Variations on a Theme: Comparing the Concept of "Necessity" in International Investment Law and WTO Law

By Mitchell, Andrew D.; Henckels, Caroline | Chicago Journal of International Law, Summer 2013 | Go to article overview

Variations on a Theme: Comparing the Concept of "Necessity" in International Investment Law and WTO Law


Mitchell, Andrew D., Henckels, Caroline, Chicago Journal of International Law


Abstract

The concept of "necessity" is used in many legal systems to delimit permissible from prohibited measures where such measures negatively affect the regime's primary values, such as human rights, liberalised trade, and protection of foreign investment. International investment tribunals have adopted a variety of approaches to the question of whether a measure is "necessary" to achieve its objective in relation to a number of provisions of investment treaties, including non-precluded measures clauses and fair and equitable treatment. Yet their approaches to this form of analysis are inconsistent and generally not analytically robust. By comparison, WTO tribunals have developed relatively sophisticated methods for analysing a measure's necessity to achieve its objective in the context of general exceptions, sanitary and phytosanitary measures and technical regulations. The WTO approach generally takes into account a number of factors, including the importance of a measure's objective, a measure's effectiveness at achieving that objective, and the availability of alternative measures. Importantly, WTO tribunals generally undertake this analysis with a degree of deference, in recognition of the right of governments to set their own policy priorities. Investment tribunals could usefully employ aspects of the WTO approach to necessity in the context of non-precluded measures, fair and equitable treatment, non-discrimination, and non-expropriation. Such an approach would go some way toward the development of a consistent, coherent body of cases in relation to the concept of necessity in international investment law, providinggreater certaintyfor both host states and investors.

Table of Contents

I. Introduction...........................95

Π. Necessity Analysis in Context...........................................97

A. Overview.............................................................................97

B. Necessity Testing in Treaty-Based Regimes......................98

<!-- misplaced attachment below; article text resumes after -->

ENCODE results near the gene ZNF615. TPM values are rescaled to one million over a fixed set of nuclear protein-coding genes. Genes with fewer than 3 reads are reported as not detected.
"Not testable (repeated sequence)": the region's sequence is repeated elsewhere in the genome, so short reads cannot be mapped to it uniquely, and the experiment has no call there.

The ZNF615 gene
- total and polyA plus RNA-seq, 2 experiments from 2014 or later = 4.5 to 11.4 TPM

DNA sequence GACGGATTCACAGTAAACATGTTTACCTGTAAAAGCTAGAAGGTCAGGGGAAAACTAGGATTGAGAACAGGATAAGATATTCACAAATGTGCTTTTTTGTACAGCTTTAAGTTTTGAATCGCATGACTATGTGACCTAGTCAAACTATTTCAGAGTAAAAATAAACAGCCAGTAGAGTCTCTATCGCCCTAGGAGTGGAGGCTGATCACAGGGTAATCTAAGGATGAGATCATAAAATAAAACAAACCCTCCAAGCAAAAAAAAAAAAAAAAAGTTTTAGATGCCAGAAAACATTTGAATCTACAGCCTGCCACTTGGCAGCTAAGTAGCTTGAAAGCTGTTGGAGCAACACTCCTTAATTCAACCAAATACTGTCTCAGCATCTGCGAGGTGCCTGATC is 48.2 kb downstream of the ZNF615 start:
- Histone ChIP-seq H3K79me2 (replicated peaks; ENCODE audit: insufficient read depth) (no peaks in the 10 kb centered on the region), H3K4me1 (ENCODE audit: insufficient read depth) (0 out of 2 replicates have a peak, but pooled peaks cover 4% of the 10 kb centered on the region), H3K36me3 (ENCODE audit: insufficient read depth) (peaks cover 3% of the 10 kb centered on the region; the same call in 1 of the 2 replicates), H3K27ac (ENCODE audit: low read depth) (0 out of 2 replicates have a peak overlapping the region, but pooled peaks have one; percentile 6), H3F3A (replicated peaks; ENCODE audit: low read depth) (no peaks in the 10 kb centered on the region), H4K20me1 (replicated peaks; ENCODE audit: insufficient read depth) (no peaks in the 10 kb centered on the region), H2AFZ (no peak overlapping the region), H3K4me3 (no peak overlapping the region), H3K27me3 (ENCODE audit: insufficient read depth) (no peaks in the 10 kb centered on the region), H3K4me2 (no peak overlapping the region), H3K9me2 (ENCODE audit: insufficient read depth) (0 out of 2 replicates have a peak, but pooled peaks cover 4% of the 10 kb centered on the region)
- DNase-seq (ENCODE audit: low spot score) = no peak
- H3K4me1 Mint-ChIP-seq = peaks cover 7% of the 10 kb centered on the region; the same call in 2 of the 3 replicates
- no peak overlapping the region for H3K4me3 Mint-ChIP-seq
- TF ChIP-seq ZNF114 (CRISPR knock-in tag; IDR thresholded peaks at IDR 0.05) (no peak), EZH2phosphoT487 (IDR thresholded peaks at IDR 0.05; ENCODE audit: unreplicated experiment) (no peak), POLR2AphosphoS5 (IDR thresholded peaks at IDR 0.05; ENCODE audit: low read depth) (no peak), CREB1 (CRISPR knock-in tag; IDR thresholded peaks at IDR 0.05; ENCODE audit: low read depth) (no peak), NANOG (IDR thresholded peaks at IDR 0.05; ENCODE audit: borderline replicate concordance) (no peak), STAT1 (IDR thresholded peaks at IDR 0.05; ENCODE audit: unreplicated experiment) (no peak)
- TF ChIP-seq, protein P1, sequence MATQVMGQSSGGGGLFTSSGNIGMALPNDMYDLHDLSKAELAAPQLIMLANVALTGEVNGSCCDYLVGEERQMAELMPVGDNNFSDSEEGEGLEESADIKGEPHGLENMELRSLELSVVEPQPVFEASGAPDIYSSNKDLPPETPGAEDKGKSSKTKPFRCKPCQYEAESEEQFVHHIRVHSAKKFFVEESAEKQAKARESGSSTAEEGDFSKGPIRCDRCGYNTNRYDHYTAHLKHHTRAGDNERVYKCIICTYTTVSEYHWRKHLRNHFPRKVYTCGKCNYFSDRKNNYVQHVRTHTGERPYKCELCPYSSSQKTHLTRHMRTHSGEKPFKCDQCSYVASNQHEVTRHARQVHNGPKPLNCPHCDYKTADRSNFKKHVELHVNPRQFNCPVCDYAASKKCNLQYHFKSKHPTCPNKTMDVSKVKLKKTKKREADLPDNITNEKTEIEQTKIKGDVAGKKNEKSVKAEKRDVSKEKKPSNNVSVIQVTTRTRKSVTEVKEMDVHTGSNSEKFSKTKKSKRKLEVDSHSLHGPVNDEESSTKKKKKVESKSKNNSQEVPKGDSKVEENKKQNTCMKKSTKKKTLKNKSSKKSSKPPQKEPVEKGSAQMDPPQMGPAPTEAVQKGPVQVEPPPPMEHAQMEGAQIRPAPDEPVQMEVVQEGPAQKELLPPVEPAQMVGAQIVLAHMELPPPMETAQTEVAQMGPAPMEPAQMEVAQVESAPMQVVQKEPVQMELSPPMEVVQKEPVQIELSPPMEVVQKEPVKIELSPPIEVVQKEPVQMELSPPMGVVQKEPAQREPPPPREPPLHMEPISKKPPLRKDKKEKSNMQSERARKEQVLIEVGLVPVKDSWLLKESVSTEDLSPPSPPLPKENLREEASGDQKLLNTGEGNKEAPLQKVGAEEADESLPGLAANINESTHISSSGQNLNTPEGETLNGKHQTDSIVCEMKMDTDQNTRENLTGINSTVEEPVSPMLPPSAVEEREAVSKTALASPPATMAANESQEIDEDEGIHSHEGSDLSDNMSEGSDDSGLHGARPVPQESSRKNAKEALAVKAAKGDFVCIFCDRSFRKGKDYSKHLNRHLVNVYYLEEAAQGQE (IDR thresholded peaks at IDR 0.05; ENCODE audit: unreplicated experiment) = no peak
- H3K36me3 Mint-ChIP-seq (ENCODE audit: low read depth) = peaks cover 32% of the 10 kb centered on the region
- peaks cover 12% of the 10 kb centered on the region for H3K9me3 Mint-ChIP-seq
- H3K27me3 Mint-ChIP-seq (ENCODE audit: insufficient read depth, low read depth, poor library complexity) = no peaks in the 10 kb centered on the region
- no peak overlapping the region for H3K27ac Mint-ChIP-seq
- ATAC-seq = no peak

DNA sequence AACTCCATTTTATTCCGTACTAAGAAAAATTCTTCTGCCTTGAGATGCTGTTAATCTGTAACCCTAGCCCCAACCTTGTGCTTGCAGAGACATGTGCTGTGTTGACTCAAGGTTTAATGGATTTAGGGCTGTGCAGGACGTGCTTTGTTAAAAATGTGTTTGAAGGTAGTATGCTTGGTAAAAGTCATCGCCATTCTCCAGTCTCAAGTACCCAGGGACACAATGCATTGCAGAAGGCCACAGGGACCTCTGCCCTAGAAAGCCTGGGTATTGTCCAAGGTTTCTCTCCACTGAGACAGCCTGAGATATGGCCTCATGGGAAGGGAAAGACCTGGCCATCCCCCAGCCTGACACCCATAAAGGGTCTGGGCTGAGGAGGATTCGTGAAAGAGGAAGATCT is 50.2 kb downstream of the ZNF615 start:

C. The Nexus Requirement........................................................101

ΠΙ. The Use of Necessity Analysis in International Investment Law.......103

A. Overview.............................................103

B. Non-precluded Measures: From Strict to Flexible Necessity Analysis........105

1. Overview........................................105

2. Background to the Argentine claims................................107

3. Early cases on Article XI.....................................110

4. A more deferential approach to necessity: LG&E and Continental ..............12

C. Fair and Equitable Treatment: An Inconsistent Approach to Necessity..............117

D. Indirect Expropriation: No Clear Trend of Necessity Analysis......................122

E. National Treatment......................................124

IV. The Use of Necessity Analysis in WTO Case Law.............................126

A. The General Exceptions in GATT Article XX and GATS Article XIV.............126

1. Overview.....................................126

2. Suitability...................................127

3. Least restrictive alternative measure.............................132

4. The relevance of the chapeau to necessity analysis..........................136

B. The Security Exceptions in the GATT and GATS................................137

C. Necessity in Other WTO Agreements........................................138

1. The SPS agreement........................................138

2. The TBT agreement.......................................141

V. The Utility of the WTO Approach to International Investment Law....................145

A. Importance of Objective..................................145

B. Contribution to Objective..............................................151

C. Whether an Alternative Measure is Reasonably Available. …

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